The crankiness didn't bother Cowher, who all week long preached to his players that they could win by following "the three P's—Patience, Persistence, Physical." Because the formula almost worked, or possibly because he knows that as a 38-year-old coach his future holds so much promise, Cowher took the loss well. He strolled barefoot around the locker room 30 minutes after the game with a huge smile on his face.
Still, the broadest grin belonged to Switzer, who joins his predecessor Johnson as the only coaches to have won both a national collegiate championship (Switzer led Oklahoma to the top ranking in 1974, '75 and '85) and a Super Bowl crown. Two years ago Switzer was spending most of his time sitting on a couch in Norman, Okla., bemoaning his fall from grace amid scandal at Oklahoma. To the rescue came Jones, who in March 1994 forced Johnson out and hired his onetime drinking buddy shortly after declaring loudly to a bar packed with journalists that there were "500 coaches who could have won the Super Bowl with our team."
Since then Switzer has been kicked around like a hacky-sack. His casual style was blamed for the Cowboys' loss to the 49ers in the NFC Championship Game in January 1995, and he was rightly pilloried for a call he made in a loss to the Philadelphia Eagles on Dec. 10 that set up Philly for the winning field goal. But last week he was determined to enjoy his resurrection to the fullest. On Tuesday night he told of a bender in 1970 during which he, Johnson and other Oklahoma coaches dressed in drag and hit the town in Norman. Later Tuesday night he showed up at a private party in Scottsdale and boogied backstage as a surprised and delighted Smith sang with the band. On Saturday the Cowboys changed hotels, leaving Buwick, Switzer's girlfriend, to welcome his ex-wife to the ongoing party in suite 4000.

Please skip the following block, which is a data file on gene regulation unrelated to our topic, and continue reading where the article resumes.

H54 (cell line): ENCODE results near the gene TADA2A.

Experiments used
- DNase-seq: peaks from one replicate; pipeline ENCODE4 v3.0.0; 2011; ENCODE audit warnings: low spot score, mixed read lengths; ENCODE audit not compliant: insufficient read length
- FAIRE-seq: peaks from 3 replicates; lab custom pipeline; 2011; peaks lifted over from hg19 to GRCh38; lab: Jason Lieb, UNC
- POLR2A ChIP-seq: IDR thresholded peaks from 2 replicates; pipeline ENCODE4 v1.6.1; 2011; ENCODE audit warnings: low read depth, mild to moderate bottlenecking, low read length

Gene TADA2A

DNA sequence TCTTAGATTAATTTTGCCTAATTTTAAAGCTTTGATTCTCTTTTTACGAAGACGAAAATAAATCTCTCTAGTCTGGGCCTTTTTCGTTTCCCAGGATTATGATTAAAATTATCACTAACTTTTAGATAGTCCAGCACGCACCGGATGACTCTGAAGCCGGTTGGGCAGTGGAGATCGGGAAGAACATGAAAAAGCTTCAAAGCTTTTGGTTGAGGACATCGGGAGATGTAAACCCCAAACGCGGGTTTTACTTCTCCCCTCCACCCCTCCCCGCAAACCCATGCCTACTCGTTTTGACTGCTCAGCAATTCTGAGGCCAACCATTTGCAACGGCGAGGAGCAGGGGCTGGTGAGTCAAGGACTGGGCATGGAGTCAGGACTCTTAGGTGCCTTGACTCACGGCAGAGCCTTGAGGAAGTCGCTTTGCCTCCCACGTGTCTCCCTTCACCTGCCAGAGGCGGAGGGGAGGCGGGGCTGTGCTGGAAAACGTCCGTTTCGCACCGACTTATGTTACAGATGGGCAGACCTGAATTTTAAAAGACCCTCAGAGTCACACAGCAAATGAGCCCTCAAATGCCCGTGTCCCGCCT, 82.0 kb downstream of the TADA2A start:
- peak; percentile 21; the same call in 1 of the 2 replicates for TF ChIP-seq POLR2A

Back in the suite on Sunday night, Switzer took another sip of Jack Daniel's and prepared for what would likely be the sweetest hangover of his life. "This is all you need to know about life," he said. "Compassion and love and caring will take you the furthest. You've got to be around 50 or 60 or 70 years, so you might as well do it that way."
Mark it down in history: For the 1995 season, and for Super Bowl XXX, Barry's way was the right way.